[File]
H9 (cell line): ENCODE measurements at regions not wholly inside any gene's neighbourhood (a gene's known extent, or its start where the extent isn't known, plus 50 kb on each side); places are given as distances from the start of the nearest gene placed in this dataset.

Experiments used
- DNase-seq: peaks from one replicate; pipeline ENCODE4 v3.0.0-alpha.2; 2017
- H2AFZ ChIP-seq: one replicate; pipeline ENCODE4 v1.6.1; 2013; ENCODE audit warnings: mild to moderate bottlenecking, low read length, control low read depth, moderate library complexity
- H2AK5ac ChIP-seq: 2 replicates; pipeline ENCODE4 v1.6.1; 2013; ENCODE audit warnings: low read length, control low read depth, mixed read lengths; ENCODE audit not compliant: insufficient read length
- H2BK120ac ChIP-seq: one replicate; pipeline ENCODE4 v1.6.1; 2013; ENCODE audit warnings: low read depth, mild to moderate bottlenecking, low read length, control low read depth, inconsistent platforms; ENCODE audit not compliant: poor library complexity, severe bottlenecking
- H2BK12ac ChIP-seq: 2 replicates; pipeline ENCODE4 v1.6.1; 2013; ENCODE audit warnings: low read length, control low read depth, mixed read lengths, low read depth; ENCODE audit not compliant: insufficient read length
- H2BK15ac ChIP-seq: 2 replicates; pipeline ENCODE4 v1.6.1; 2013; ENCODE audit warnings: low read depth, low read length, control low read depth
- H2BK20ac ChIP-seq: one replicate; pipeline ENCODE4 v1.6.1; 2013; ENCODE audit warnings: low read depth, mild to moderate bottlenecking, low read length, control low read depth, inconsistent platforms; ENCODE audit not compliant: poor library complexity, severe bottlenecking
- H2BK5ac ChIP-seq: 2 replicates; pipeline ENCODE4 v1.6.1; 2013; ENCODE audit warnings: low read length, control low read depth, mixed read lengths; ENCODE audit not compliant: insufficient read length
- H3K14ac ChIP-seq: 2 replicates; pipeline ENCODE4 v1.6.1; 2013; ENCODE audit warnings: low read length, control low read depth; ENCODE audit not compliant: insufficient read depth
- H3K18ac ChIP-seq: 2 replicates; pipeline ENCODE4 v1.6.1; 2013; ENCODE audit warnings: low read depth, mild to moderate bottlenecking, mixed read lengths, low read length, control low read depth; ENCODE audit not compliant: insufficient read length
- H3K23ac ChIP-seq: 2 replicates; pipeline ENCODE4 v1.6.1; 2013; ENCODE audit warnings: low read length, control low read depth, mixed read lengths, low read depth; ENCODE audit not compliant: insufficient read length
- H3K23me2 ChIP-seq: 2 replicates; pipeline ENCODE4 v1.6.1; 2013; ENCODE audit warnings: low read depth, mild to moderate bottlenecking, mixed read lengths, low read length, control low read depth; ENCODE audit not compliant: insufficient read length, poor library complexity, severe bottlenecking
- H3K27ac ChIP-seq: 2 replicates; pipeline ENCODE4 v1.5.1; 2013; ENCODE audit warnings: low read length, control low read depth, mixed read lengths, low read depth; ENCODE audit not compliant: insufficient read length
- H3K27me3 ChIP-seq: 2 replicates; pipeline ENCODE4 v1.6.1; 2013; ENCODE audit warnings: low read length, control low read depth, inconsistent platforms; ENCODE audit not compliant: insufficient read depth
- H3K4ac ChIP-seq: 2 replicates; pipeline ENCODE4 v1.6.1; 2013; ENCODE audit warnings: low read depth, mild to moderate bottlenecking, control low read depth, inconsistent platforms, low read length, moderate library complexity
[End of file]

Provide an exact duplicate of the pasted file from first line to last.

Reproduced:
H9 (cell line): ENCODE measurements at regions not wholly inside any gene's neighbourhood (a gene's known extent, or its start where the extent isn't known, plus 50 kb on each side); places are given as distances from the start of the nearest gene placed in this dataset.

Experiments used
- DNase-seq: peaks from one replicate; pipeline ENCODE4 v3.0.0-alpha.2; 2017
- H2AFZ ChIP-seq: one replicate; pipeline ENCODE4 v1.6.1; 2013; ENCODE audit warnings: mild to moderate bottlenecking, low read length, control low read depth, moderate library complexity
- H2AK5ac ChIP-seq: 2 replicates; pipeline ENCODE4 v1.6.1; 2013; ENCODE audit warnings: low read length, control low read depth, mixed read lengths; ENCODE audit not compliant: insufficient read length
- H2BK120ac ChIP-seq: one replicate; pipeline ENCODE4 v1.6.1; 2013; ENCODE audit warnings: low read depth, mild to moderate bottlenecking, low read length, control low read depth, inconsistent platforms; ENCODE audit not compliant: poor library complexity, severe bottlenecking
- H2BK12ac ChIP-seq: 2 replicates; pipeline ENCODE4 v1.6.1; 2013; ENCODE audit warnings: low read length, control low read depth, mixed read lengths, low read depth; ENCODE audit not compliant: insufficient read length
- H2BK15ac ChIP-seq: 2 replicates; pipeline ENCODE4 v1.6.1; 2013; ENCODE audit warnings: low read depth, low read length, control low read depth
- H2BK20ac ChIP-seq: one replicate; pipeline ENCODE4 v1.6.1; 2013; ENCODE audit warnings: low read depth, mild to moderate bottlenecking, low read length, control low read depth, inconsistent platforms; ENCODE audit not compliant: poor library complexity, severe bottlenecking
- H2BK5ac ChIP-seq: 2 replicates; pipeline ENCODE4 v1.6.1; 2013; ENCODE audit warnings: low read length, control low read depth, mixed read lengths; ENCODE audit not compliant: insufficient read length
- H3K14ac ChIP-seq: 2 replicates; pipeline ENCODE4 v1.6.1; 2013; ENCODE audit warnings: low read length, control low read depth; ENCODE audit not compliant: insufficient read depth
- H3K18ac ChIP-seq: 2 replicates; pipeline ENCODE4 v1.6.1; 2013; ENCODE audit warnings: low read depth, mild to moderate bottlenecking, mixed read lengths, low read length, control low read depth; ENCODE audit not compliant: insufficient read length
- H3K23ac ChIP-seq: 2 replicates; pipeline ENCODE4 v1.6.1; 2013; ENCODE audit warnings: low read length, control low read depth, mixed read lengths, low read depth; ENCODE audit not compliant: insufficient read length
- H3K23me2 ChIP-seq: 2 replicates; pipeline ENCODE4 v1.6.1; 2013; ENCODE audit warnings: low read depth, mild to moderate bottlenecking, mixed read lengths, low read length, control low read depth; ENCODE audit not compliant: insufficient read length, poor library complexity, severe bottlenecking
- H3K27ac ChIP-seq: 2 replicates; pipeline ENCODE4 v1.5.1; 2013; ENCODE audit warnings: low read length, control low read depth, mixed read lengths, low read depth; ENCODE audit not compliant: insufficient read length
- H3K27me3 ChIP-seq: 2 replicates; pipeline ENCODE4 v1.6.1; 2013; ENCODE audit warnings: low read length, control low read depth, inconsistent platforms; ENCODE audit not compliant: insufficient read depth
- H3K4ac ChIP-seq: 2 replicates; pipeline ENCODE4 v1.6.1; 2013; ENCODE audit warnings: low read depth, mild to moderate bottlenecking, control low read depth, inconsistent platforms, low read length, moderate library complexity